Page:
Office compatibility test

Sometimes I need to edit Microsoft Office documents, but I prefer a XFCE Linux desktop nowadays, so I need to make use of other office suites. Often this is LibreOffice but I discovered a few others. Which one is best? No one knows for sure, so I installed all of them on my up-to-date Arch Linux box.

  • LibreOffice 6 (“fresh”)
  • OnlyOffice Desktop (AUR)
  • SoftMaker Freeoffice (AUR)
  • WPS (Kingsoft) (AUR)

And also I had Microsoft Office 2016 running in a KVM/QEMU VM with Windows 10 on another machine.

I found a demo.docx file that was designed for/by the Calibre project. It contains images, tables, complex lists, formatting and so on. I opened the file with all the listed office suites, and exported the file to PDF. I made a quick and dirty comparison in a spreadsheet (see the results.png below) and made screenshots of the page with tables.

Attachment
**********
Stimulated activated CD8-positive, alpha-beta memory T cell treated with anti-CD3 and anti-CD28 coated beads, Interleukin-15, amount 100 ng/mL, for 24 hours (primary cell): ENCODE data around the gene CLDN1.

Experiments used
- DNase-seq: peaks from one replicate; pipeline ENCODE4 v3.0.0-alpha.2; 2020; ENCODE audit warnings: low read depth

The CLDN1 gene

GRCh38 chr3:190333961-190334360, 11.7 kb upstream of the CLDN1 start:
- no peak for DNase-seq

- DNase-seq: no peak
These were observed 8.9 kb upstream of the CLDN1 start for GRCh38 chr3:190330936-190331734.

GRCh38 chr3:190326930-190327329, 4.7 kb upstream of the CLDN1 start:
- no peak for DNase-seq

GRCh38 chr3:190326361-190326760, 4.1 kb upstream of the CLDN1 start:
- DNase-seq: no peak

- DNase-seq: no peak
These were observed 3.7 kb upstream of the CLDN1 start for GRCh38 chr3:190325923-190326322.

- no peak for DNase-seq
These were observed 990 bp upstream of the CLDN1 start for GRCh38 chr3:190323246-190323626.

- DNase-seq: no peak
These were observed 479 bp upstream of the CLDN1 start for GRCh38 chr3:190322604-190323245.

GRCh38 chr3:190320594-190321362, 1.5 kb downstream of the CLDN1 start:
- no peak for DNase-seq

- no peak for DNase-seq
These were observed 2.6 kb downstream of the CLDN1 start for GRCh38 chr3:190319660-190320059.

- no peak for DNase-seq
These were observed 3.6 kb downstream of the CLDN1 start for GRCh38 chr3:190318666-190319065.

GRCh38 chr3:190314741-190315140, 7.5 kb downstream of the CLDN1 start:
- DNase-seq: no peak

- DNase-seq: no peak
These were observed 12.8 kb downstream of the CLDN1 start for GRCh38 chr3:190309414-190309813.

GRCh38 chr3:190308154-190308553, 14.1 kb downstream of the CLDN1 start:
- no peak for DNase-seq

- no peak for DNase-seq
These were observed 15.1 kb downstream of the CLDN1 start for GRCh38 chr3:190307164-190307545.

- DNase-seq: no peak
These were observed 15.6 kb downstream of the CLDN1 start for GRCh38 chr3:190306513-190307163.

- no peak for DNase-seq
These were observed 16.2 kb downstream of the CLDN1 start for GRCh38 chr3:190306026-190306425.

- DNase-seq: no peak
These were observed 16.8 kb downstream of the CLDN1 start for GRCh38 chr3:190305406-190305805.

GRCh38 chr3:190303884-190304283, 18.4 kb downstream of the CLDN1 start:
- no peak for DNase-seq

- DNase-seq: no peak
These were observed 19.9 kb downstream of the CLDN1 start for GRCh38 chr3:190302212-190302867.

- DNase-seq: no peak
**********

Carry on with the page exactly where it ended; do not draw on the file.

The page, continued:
Note that I also converted the demo.docx to the latest Office 2016 format and exported that one to PDF again. It didn’t make much (or any) difference in my view.

As you see, the latest LibreOffice isn’t that bad at all. It also has the benefit of native OpenDocument support and wide availability as it is included by default in a lot of Linux distributions. But it doesn’t hurt to have other options as well.

In fact, LibreOffice 6 did shadow handling for images better than Microsoft Office 2016 when exporting the demo.docx to a PDF. But LibreOffice didn’t get the dropcaps right (not that many people use that feature), for which you need WPS Writer, but the latter changed the font for the whole document and had flaky bookmark generation.

Below I’ve put the screenshots of the page with tables, one screenshot for each office suite.

Microsoft Office 2016 WordTables - Microsoft Office 2016 Word

LibreOffice WriterTables - LibreOffice Writer

OnlyOffice DesktopTables - OnlyOffice Desktop

SoftMaker Freeoffice TextMakerTables - SoftMaker Freeoffice TextMaker

WPS WriterTables - WPS Writer

Download all docx, pdf, png and other files:

Oh, btw, I like Markdown best for writing and Gnumeric for spreadsheets, so that’s what I actually used to create this blogpost — before uploading & editing it to WordPress, that is.